Archive for August, 2013

August 1, 2013

Peace On Earth, Good Will Towards Men (August)

If you came to church this coming Sunday and found us singing “O Little Town of Bethlehem,” your first reaction might be to check the calendar.  Christmas songs in August?!  That doesn’t quite fit.  Perhaps one could argue in similar fashion that I should not choose such a Christmas-themed title for my August newsletter article, referencing the chorus of angels who appeared to the shepherds announcing the birth of Christ (Luke 2:14).  But in wake of the killing of Trayvon Martin and the acquittal of George Zimmerman, I cannot think of anything that this country needs more than the peace and good will that is comes when Christ is present.

The family and friends of Trayvon Martin called it murder.  George Zimmerman supporters called it self-defense.  Six jurors, enduring emotional and physical stress, made their decision.  And immediately every American citizen weighed in as a proxy juror, levying their own judgments, choosing a side and arguing their case before other fellow proxy jurors.  And the nation is torn in two.

What is the Christian response when we experience such a tragedy as a young boy dying and a man being placed on trial for his death?  Does Christ call us to take a side?  Are we to support the alleged actions of one and condemn the alleged actions of the other?  Are we to make judgments for and against, chastising our friends who do not see the situation we see it?

Perhaps there is a time and place to make judgments.  Though we must remember as Christians that in the same measure we make judgments, God will judge us with equal measure (Matthew 7:1-2).  But it does not seem to me that what is the knee-jerk reaction of most Americans to judge should be the Christian’s first response.  If we are to hear Amos speaking to us today, as we have been on Sunday mornings, our first response to these events is repentance.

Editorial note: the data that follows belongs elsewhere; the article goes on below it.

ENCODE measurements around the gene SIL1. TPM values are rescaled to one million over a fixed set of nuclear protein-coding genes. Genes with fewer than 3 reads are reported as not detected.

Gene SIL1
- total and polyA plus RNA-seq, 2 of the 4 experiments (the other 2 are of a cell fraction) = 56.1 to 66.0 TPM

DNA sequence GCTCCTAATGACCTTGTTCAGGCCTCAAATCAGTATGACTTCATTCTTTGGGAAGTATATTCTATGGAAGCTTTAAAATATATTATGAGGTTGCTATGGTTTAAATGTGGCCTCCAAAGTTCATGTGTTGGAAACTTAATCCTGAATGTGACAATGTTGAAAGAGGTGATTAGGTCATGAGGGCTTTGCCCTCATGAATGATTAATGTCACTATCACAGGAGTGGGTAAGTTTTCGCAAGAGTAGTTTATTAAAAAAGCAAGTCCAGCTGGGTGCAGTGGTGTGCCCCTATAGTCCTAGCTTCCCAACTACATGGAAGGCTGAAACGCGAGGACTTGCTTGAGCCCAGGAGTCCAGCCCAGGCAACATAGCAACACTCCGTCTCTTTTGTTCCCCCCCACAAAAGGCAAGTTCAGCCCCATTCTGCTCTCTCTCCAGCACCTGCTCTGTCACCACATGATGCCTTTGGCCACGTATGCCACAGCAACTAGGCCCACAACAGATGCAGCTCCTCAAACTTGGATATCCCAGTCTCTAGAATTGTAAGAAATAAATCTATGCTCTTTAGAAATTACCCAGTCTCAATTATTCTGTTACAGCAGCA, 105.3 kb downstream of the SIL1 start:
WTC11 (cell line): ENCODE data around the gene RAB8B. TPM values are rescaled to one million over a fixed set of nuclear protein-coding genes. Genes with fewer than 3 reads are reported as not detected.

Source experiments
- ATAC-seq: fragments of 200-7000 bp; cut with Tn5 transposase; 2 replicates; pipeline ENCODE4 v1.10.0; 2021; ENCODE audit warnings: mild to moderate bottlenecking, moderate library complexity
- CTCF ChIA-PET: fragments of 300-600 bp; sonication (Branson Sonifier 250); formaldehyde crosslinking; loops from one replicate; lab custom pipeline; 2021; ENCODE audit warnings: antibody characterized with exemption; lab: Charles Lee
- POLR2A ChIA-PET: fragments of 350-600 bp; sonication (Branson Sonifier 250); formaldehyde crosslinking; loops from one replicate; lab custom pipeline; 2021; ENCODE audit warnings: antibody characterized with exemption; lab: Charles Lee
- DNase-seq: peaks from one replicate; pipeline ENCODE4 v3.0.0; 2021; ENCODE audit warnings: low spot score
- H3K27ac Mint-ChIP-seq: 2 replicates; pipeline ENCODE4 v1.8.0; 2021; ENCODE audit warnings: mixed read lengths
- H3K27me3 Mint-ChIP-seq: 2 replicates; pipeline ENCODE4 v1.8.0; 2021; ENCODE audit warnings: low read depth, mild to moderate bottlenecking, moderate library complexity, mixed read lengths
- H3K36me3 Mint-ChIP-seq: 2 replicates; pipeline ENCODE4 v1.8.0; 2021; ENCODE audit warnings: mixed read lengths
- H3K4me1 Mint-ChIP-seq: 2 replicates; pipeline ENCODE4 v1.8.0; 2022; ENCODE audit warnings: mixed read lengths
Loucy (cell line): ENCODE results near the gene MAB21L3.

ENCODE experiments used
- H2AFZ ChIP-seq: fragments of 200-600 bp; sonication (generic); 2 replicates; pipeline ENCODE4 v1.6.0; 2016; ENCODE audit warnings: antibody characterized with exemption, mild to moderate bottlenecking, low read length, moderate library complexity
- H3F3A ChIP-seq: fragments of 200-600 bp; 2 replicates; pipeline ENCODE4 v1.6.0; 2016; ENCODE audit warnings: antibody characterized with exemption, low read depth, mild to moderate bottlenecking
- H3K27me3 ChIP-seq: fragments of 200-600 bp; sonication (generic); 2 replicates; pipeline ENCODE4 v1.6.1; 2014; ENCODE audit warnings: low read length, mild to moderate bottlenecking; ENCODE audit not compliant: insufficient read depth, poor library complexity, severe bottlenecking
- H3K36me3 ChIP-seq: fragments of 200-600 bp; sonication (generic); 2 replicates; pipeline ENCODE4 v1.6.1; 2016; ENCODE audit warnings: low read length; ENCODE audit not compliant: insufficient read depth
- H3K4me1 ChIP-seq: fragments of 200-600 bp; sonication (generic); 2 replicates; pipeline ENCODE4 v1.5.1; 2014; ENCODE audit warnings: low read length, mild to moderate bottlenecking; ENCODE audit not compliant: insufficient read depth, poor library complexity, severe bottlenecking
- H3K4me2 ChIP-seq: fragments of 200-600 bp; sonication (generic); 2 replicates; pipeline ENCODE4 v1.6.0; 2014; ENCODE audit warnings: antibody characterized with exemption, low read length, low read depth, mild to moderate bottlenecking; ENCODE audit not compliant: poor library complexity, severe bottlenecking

As in Isaiah six, when Isaiah confessed himself as sinful, living among sinful people, we must recognize that we are complicit in this tragedy by the very fact that we live together as a people.  Scripture describes us as individuals, but it also considers us as people groups, nations, communities with shared futures.  Our actions affect others.

Amos calls out Israelites who stand an arm’s length away from tragedies in their nation and make judgments about them, not realizing that they are judging themselves.  In chapter six, Amos points out the sins of complacency and pride, sins that we inevitably will see within us if we do not realize our complicity and come in an attitude of repentance.

Our first response to this tragedy is repentance, echoing the words of Isaiah that we indeed are sinful, living among a sinful people.  Repentance then allows us to take the initial steps of reconciliation, or with the words of the angels who heralded Christ’s coming, we can proclaim peace on earth and good will towards men.

Repentance allows us to proclaim and live into a world where George Zimmerman does not need to follow Trayvon Martin into the night, a world where these two men do not need to find themselves locked in a deadly assault, a world where there is peace and good will between the Martin and Zimmerman families.  To all Christians, let us repent from our complacency and pride, and let us with our Lord proclaim peace on earth, good will towards men.

In Christ,

Pastor Rich